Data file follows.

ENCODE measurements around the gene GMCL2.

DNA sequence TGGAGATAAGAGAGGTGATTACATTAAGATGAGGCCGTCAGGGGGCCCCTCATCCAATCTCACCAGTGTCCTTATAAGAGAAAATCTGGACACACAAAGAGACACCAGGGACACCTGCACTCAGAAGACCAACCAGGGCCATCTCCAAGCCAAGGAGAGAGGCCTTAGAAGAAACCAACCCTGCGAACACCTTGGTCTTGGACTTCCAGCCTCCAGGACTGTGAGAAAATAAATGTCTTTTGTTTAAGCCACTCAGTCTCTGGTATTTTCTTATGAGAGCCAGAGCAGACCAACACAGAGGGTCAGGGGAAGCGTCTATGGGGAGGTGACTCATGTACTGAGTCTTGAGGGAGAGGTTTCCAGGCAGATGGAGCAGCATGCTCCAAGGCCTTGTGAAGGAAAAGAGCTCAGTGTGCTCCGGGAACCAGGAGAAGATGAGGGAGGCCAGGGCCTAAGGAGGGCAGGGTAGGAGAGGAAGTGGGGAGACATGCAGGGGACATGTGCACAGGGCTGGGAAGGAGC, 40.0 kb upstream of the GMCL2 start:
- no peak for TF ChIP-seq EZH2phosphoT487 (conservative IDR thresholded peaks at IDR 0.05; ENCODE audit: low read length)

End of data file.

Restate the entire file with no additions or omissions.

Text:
ENCODE measurements around the gene GMCL2.

DNA sequence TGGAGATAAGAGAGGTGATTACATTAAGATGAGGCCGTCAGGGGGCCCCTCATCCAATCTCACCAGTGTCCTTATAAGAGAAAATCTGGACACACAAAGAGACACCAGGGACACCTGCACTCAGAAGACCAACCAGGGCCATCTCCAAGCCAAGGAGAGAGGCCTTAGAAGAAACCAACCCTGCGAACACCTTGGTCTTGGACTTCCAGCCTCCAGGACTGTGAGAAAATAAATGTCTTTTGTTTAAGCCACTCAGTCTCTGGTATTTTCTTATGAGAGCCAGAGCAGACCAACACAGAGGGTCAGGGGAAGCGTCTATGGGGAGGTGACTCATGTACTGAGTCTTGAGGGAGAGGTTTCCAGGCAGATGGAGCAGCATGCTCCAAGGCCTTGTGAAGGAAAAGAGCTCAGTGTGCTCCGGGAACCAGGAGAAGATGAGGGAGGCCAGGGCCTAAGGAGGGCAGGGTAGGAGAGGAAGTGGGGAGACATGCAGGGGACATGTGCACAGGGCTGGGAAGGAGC, 40.0 kb upstream of the GMCL2 start:
- no peak for TF ChIP-seq EZH2phosphoT487 (conservative IDR thresholded peaks at IDR 0.05; ENCODE audit: low read length)